%0 eBook
%M Solr-EB000615028
%A Lee, John M.
%I Springer New York
%D 2000
%C New York, NY
%G English
%B Graduate Texts in Mathematics
%@ 9780387227276
%T Introduction to Topological Manifolds
%U https://doi.org/10.1007/b98853?nosfx=y
%7 1st ed. 2000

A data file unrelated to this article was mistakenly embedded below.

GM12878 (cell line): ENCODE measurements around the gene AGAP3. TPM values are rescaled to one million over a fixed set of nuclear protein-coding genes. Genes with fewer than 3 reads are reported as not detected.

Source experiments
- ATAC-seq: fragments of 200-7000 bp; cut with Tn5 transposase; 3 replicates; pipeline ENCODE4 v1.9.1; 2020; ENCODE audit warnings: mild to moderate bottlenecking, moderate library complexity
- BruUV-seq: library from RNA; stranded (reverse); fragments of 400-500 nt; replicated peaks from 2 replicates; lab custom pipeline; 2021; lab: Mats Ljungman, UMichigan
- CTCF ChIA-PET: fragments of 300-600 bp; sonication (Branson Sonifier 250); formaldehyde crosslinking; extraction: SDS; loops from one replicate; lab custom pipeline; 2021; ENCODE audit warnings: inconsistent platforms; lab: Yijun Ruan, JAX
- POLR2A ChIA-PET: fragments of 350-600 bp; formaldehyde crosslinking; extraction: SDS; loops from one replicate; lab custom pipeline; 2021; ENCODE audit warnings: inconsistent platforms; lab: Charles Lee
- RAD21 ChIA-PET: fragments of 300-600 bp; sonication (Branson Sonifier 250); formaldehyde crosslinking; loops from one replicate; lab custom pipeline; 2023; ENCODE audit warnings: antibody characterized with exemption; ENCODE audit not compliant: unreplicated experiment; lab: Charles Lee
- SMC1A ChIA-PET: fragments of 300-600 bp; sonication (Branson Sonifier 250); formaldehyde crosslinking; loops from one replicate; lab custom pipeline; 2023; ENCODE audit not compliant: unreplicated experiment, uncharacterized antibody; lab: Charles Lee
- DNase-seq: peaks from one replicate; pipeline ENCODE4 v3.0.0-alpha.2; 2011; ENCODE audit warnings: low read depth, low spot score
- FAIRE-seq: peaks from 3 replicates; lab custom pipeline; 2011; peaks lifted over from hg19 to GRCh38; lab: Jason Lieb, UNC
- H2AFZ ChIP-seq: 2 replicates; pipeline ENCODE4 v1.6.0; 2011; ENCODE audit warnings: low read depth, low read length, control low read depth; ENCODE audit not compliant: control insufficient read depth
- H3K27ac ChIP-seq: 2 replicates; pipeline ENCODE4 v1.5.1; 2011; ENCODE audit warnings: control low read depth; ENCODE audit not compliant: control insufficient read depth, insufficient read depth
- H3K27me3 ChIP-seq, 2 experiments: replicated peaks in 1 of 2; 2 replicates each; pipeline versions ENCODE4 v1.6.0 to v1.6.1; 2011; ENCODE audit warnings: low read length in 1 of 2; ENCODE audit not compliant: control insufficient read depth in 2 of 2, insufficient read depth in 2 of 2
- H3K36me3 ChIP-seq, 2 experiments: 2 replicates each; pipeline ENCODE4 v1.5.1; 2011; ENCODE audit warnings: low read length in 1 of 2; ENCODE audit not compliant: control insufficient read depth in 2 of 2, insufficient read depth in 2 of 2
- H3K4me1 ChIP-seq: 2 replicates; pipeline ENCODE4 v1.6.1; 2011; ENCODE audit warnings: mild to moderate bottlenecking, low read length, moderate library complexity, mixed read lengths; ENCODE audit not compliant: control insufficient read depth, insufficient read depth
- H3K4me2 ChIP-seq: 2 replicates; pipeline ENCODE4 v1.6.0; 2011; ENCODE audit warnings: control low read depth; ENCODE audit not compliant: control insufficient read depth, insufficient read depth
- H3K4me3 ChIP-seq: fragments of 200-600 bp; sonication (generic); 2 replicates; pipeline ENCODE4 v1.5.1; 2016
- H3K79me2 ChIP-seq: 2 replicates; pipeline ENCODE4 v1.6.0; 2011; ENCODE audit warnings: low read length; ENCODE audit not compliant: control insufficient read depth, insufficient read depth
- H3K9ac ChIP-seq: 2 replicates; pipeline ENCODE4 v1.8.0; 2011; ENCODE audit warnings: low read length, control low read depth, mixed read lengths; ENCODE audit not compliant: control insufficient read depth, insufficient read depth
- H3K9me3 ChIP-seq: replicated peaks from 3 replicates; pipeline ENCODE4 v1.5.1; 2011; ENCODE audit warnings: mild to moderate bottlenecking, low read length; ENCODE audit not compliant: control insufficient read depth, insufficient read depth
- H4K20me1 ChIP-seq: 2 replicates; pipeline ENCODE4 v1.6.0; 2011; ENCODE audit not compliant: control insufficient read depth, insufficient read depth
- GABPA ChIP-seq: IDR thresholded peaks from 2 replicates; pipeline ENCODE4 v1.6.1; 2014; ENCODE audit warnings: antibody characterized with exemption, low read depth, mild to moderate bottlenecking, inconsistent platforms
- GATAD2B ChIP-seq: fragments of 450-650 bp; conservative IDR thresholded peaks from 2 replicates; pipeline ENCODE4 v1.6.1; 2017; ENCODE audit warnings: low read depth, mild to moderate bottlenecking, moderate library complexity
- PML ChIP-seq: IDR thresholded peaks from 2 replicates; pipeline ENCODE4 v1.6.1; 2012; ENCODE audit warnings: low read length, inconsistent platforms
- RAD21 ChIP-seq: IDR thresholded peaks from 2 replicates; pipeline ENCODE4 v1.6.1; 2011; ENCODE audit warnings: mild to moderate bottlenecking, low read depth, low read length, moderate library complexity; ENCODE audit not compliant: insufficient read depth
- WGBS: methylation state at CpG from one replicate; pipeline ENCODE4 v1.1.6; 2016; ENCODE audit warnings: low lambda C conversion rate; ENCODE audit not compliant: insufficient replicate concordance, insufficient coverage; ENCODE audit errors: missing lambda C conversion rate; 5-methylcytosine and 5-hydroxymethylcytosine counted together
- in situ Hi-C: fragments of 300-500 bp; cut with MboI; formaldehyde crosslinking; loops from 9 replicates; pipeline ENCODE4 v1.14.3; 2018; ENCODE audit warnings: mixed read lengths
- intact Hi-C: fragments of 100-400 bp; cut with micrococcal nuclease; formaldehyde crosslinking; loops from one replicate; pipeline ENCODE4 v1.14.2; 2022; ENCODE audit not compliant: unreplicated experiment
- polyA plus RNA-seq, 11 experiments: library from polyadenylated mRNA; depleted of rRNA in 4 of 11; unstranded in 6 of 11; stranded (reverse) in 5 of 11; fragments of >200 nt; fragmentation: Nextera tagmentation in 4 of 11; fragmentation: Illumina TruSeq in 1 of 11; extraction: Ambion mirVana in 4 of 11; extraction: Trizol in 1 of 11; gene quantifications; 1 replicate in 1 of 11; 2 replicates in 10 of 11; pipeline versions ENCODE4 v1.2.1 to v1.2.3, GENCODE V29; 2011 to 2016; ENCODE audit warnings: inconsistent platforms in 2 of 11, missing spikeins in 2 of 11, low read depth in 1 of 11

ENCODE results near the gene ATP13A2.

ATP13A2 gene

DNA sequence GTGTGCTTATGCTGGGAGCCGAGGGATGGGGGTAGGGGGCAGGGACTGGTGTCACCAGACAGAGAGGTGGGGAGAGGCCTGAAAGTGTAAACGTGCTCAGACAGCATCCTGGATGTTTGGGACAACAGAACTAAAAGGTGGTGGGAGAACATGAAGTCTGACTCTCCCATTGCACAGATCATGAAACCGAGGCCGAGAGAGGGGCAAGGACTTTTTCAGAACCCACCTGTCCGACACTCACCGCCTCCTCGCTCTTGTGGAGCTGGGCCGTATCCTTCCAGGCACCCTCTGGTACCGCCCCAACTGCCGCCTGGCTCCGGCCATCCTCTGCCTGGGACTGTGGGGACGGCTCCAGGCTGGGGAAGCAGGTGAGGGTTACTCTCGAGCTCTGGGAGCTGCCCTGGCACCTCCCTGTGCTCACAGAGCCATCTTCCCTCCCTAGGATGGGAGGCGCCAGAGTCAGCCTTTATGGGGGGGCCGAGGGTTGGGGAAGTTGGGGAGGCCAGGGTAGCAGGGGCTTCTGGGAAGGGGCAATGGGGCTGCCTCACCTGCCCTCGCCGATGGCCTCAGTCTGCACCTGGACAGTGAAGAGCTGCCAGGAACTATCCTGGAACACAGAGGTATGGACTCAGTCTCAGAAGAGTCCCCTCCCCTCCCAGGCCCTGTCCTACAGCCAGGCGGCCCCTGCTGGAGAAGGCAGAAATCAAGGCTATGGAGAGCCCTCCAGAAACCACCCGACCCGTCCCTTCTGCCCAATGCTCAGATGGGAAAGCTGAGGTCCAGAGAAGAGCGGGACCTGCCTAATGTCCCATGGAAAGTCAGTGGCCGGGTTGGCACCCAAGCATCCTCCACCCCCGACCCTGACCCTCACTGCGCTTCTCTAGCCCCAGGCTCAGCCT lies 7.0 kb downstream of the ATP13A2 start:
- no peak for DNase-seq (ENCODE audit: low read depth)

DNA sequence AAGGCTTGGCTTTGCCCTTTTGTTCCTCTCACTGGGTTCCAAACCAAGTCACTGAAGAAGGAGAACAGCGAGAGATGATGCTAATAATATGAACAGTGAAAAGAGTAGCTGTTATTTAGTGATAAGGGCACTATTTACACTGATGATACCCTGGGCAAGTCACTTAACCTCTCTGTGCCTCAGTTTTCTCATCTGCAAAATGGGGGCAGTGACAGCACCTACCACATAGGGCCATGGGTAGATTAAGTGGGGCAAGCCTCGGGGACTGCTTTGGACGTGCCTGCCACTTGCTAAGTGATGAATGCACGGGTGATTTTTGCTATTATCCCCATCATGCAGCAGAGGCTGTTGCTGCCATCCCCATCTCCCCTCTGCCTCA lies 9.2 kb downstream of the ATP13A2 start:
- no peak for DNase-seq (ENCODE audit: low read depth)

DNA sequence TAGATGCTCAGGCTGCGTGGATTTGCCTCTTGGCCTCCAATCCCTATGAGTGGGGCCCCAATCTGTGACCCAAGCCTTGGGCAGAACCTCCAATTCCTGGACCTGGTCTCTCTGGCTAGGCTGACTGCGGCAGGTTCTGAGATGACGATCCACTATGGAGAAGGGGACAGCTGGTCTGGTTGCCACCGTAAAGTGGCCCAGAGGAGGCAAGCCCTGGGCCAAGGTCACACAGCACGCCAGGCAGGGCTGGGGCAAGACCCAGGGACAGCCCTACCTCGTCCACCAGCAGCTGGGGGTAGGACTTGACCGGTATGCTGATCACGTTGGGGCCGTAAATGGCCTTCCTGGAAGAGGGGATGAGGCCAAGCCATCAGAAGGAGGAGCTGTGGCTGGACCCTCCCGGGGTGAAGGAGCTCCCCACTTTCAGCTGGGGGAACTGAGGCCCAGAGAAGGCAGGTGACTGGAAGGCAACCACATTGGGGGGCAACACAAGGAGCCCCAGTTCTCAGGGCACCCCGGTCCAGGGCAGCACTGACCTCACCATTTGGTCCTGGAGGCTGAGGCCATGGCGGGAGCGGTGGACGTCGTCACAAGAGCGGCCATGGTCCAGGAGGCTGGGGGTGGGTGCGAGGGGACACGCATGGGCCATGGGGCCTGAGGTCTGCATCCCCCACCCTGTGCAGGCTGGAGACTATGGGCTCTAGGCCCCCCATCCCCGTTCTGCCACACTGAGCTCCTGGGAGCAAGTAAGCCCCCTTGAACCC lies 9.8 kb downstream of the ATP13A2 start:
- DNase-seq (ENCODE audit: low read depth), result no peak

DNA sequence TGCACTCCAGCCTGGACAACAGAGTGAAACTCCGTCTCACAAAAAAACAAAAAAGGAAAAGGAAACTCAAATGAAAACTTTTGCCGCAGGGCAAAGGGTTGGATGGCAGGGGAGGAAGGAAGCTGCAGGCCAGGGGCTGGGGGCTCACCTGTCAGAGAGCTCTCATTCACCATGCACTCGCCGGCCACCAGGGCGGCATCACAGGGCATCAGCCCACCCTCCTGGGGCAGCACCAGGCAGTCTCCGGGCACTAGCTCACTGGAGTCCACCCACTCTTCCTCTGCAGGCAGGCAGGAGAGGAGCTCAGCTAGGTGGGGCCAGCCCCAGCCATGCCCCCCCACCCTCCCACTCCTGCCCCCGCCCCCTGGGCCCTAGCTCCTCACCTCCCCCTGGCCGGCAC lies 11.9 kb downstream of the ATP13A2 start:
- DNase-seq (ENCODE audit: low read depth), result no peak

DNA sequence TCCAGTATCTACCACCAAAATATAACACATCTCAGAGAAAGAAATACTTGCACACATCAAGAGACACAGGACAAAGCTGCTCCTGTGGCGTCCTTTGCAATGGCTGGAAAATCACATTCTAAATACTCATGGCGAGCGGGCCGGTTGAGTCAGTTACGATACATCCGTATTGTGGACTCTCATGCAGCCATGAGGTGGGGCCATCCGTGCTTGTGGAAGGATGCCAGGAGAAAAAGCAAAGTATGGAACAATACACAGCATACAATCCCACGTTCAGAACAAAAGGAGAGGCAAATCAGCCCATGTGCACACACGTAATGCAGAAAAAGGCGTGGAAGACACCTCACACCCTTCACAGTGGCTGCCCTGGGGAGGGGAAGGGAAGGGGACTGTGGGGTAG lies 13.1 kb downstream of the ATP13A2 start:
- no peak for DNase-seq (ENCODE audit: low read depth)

%X This book is an introduction to manifolds at the beginning graduate level. It contains the essential topological ideas that are needed for the further study of manifolds, particularly in the context of di?erential geometry, algebraic topology, and related ?elds. Its guiding philosophy is to develop these ideas rigorously but economically, with minimal prerequisites and plenty of geometric intuition. Here at the University of Washington, for example, this text is used for the ?rst third of a year-long course on the geometry and topology of manifolds; the remaining two-thirds focuses on smooth manifolds. Therearemanysuperbtextsongeneralandalgebraictopologyavailable. Why add another one to the catalog? The answer lies in my particular visionofgraduateeducationâ€”itismy(admittedlybiased)beliefthatevery serious student of mathematics needs to know manifolds intimately, in the same way that most students come to know the integers, the real numbers, Euclidean spaces, groups, rings, and ?elds. Manifolds play a role in nearly every major branch of mathematics (as I illustrate in Chapter 1), and specialists in many ?elds ?nd themselves using concepts and terminology fromtopologyandmanifoldtheoryonadailybasis. Manifoldsarethuspart of the basic vocabulary of mathematics, and need to be part of the basic graduate education. The ?rst steps must be topological, and are embodied in this book; in most cases, they should be complemented by material on smooth manifolds, vector ?elds, di?erential forms, and the like. (After all, few of the really interesting applications of manifold theory are possible without using tools from calculus